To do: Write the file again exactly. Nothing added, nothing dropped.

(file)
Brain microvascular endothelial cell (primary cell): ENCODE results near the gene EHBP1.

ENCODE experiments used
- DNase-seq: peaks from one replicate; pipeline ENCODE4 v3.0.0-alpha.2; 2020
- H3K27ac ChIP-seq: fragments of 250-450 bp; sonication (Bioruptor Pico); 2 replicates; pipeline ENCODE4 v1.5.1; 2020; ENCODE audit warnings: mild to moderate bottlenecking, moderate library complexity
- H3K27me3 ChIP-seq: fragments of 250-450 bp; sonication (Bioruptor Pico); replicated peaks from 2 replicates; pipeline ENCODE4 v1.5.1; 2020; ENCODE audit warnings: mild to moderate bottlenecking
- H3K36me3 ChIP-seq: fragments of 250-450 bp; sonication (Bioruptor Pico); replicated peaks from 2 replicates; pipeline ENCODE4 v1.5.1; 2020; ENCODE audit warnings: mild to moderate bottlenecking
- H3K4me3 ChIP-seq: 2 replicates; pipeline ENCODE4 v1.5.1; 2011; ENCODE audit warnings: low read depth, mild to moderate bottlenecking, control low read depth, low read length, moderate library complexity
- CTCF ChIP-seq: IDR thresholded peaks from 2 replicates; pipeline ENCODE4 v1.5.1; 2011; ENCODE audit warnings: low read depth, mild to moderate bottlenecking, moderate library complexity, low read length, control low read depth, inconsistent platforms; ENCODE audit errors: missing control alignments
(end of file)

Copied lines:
Brain microvascular endothelial cell (primary cell): ENCODE results near the gene EHBP1.

ENCODE experiments used
- DNase-seq: peaks from one replicate; pipeline ENCODE4 v3.0.0-alpha.2; 2020
- H3K27ac ChIP-seq: fragments of 250-450 bp; sonication (Bioruptor Pico); 2 replicates; pipeline ENCODE4 v1.5.1; 2020; ENCODE audit warnings: mild to moderate bottlenecking, moderate library complexity
- H3K27me3 ChIP-seq: fragments of 250-450 bp; sonication (Bioruptor Pico); replicated peaks from 2 replicates; pipeline ENCODE4 v1.5.1; 2020; ENCODE audit warnings: mild to moderate bottlenecking
- H3K36me3 ChIP-seq: fragments of 250-450 bp; sonication (Bioruptor Pico); replicated peaks from 2 replicates; pipeline ENCODE4 v1.5.1; 2020; ENCODE audit warnings: mild to moderate bottlenecking
- H3K4me3 ChIP-seq: 2 replicates; pipeline ENCODE4 v1.5.1; 2011; ENCODE audit warnings: low read depth, mild to moderate bottlenecking, control low read depth, low read length, moderate library complexity
- CTCF ChIP-seq: IDR thresholded peaks from 2 replicates; pipeline ENCODE4 v1.5.1; 2011; ENCODE audit warnings: low read depth, mild to moderate bottlenecking, moderate library complexity, low read length, control low read depth, inconsistent platforms; ENCODE audit errors: missing control alignments